Effect of prescribed burning on soil chemical properties and enzyme activity
Soil properties of samples collected before fire (BF), after fire (AF), and 2-3 months after fire (AF2) are shown in Table 2. Soil pH decreased significantly from BF to AF (p < 0.001), but remained unchanged afterwards. Soil total C decreased at AF2 by 30% compared to BF (p = 0.03), but AF values were intermediate between sampling events. There was a significant increase in soil total N from BF (0.1%) to AF (0.14%), but it decreased at AF2 (0.1%) (p = 0.02). C to N ratio decreased by 43% (p <0.001) AF, but returned to BF values at AF2. NH4+ concentration was reduced from 11.2 mg kg -1 BF to 5.5 mg kg -1 AF2 (p <0.001). Extractable P decreased significantly by 57% (p < 0.001) from BF to AF, but no changes were observed in total P, extractable Ca, K, Mg, Mn, Fe, and Al concentrations.
In AF samples, soil enzyme activity of BGA declined by 75% (p < 0.001; Table 2) relative to BF measures, but returned to those levels at AF2. There was no significant change in NAG activity from BF to AF, but it doubled from AF to AF2 sampling (p = 0.006; Table 2). The BGA: NAG ratio decreased from BF to AF (p =0.03), but no differences were observed between AF and AF2. A PCA analysis showed that soil properties and enzyme activities differed significantly between sampling events (R2= 0.24, p =0.001). Ordination of the sampling events was related to the first canonical axis (PC1=29%) while the second axis explained 18% of the variation (Figure 1). Significant positive correlations were detected between BGA activity and soil pH (r= 0.6, p= 0.004), C: N (r= 0.7, p = 0.002), extractable P (r= 0.6, p= 0.01), and extractable Ca (r= 0.6, p = 0.02) (Supplementary Fig. S2). NAG activity was positively correlated with NH4+ (r= 0.7, p= 0.002). β-glucosidase: NAG ratio showed positive correlation with soil pH (r= 0.6, p =0.02) (Supplementary Fig. S2). During the study period, the soil temperature after fire (AF and AF2) ranged between 25-30° C whereas the temperature before fire had a range from 21-23° C.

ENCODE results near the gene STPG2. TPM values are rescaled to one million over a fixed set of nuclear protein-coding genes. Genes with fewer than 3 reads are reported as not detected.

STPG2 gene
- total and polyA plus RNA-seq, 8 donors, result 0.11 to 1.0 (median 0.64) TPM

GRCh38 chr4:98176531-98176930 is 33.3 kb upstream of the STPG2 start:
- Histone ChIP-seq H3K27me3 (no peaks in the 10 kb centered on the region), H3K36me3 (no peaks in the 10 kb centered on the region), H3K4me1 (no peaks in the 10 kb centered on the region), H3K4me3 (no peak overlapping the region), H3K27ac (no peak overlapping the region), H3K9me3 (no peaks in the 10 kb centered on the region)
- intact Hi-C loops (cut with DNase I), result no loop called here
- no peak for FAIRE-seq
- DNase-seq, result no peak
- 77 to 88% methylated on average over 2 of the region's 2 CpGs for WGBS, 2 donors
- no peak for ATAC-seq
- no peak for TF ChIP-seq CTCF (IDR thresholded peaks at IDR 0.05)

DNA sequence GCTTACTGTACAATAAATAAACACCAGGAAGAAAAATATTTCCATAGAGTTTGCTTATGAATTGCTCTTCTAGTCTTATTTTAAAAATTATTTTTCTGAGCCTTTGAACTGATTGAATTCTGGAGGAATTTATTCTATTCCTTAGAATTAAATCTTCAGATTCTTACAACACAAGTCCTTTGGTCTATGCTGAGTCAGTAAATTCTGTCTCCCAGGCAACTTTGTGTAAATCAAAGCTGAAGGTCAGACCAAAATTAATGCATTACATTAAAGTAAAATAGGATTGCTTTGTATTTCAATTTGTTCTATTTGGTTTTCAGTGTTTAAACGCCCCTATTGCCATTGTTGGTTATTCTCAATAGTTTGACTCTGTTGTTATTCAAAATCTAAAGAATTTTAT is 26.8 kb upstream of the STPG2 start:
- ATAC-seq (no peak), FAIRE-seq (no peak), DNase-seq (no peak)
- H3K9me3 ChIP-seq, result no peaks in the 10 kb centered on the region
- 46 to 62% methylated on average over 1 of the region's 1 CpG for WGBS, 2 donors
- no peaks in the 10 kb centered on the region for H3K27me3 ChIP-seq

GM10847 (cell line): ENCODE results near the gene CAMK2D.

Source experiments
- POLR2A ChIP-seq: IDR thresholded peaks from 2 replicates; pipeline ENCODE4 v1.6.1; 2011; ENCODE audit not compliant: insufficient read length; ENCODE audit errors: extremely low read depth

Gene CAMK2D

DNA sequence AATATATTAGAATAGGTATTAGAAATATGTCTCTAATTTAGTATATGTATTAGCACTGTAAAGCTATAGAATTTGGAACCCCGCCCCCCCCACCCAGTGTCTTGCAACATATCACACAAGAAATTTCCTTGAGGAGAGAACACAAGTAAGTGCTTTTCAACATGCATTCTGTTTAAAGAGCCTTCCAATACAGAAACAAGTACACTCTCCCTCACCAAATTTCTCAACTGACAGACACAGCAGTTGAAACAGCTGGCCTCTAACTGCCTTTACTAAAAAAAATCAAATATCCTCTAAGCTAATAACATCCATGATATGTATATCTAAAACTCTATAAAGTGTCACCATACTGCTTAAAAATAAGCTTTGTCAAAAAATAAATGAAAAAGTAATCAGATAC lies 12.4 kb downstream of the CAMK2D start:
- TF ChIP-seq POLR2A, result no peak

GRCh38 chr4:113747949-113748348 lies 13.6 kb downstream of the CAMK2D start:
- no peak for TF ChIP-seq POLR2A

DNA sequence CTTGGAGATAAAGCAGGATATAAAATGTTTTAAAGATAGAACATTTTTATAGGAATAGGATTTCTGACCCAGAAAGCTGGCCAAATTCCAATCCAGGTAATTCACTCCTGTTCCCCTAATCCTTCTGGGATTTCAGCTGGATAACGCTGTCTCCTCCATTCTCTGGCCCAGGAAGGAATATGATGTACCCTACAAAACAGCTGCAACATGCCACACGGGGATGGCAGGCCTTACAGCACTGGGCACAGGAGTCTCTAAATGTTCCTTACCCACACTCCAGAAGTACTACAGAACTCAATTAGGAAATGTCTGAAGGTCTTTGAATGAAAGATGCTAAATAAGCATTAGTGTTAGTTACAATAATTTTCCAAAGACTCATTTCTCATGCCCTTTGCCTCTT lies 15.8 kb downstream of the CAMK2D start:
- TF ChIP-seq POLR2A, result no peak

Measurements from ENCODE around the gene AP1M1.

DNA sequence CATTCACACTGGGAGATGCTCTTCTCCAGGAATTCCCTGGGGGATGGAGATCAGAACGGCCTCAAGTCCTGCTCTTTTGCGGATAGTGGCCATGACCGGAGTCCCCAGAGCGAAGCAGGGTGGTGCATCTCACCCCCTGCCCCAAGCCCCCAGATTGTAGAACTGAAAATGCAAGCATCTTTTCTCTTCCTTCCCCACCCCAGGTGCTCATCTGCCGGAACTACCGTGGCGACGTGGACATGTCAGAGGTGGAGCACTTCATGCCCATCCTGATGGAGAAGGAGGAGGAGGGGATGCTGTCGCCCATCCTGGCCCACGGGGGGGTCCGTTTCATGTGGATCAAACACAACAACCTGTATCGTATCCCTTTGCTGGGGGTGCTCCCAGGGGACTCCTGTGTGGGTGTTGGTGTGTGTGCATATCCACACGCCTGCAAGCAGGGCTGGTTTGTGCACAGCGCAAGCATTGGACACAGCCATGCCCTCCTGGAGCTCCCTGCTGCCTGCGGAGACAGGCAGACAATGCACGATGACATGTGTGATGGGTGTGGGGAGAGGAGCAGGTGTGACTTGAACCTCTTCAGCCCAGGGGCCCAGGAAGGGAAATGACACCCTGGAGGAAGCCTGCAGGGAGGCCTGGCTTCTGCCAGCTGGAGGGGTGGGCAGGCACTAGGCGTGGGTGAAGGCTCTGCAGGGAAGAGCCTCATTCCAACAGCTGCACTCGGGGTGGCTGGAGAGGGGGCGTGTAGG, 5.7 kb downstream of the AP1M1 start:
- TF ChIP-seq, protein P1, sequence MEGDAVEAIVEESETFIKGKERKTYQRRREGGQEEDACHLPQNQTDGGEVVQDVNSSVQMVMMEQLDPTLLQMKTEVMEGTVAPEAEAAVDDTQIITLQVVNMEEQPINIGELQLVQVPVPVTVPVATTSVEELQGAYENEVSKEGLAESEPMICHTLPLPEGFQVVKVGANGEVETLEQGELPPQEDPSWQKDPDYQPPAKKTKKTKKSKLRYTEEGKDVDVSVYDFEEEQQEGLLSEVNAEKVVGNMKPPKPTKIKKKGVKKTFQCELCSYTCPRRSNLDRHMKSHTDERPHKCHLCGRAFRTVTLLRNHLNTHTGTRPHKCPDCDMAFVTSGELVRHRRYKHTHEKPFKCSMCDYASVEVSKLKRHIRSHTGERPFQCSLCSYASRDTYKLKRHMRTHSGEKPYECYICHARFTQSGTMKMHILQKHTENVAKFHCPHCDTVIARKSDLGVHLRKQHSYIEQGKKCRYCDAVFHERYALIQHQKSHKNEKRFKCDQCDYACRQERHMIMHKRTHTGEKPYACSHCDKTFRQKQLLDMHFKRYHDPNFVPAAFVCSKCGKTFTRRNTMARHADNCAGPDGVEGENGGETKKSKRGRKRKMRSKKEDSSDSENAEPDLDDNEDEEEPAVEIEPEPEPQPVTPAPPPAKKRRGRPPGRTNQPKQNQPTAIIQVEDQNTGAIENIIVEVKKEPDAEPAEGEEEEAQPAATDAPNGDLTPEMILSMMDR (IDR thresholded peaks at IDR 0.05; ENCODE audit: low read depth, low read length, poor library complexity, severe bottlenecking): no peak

Effect of prescribed burning on soil microbial community composition
Microbial diversity and relative abundance of soil bacterial communities
No significant differences in any of the alpha diversity indices of the bacterial community were observed from BF to AF (Fig. 2A). The average observed richness was 392 and 328 ASVs at BF and AF, respectively (p = 0.16). Values of the Shannon index varied from 5.58 (BF) to 5.46 (AF) (p = 0.45). The average Simpson diversity index remained unchanged from BF (0.99) to AF (0.99) (p = 0.97). A NMDS analysis on Bray-Curtis distances (Fig. 3A) showed that bacterial beta diversity was not affected by the fire (PERMANOVA, R2= 0.06, p = 0.21).
Across all samples, Acidobacteria, Actinobacteria, Planctomycetes, and Proteobacteria were the predominant phyla BF with mean relative abundances of 19%, 18%, 12% and 30%, respectively (Supplementary Fig. S3A). There were no significant changes in relative abundance of any phyla from BF to AF (p > 0.05) (Supplementary Fig. S3A). Fire significantly increased the relative abundance of the bacterial order Desulfurellales by 26% AF (p = 0.009), and impacted the relative abundance of Variibacter genera, which significantly increased from 2.1% (BF) to 2.6% (AF) (p = 0.01) (Supplementary Fig. S4A).
Microbial diversity and relative abundance of soil fungal communities
There were no significant differences in alpha (Fig. 2B) diversity of the fungal community from BF to AF. The average observed richness was 485 ASVs BF to 547 ASVs AF (p = 0.29). The average Shannon diversity index was 4.81 and 4.78 at BF and AF, respectively (p = 0.93). Values of the Simpson index varied from 0.97 to 0.96 from BF to AF, respectively (p = 0.53). Soil fungal beta diversity did not change with fire as shown by a NMDS together with a PERMANOVA analysis (R2= 0.07, p = 0.07) (Fig. 3B).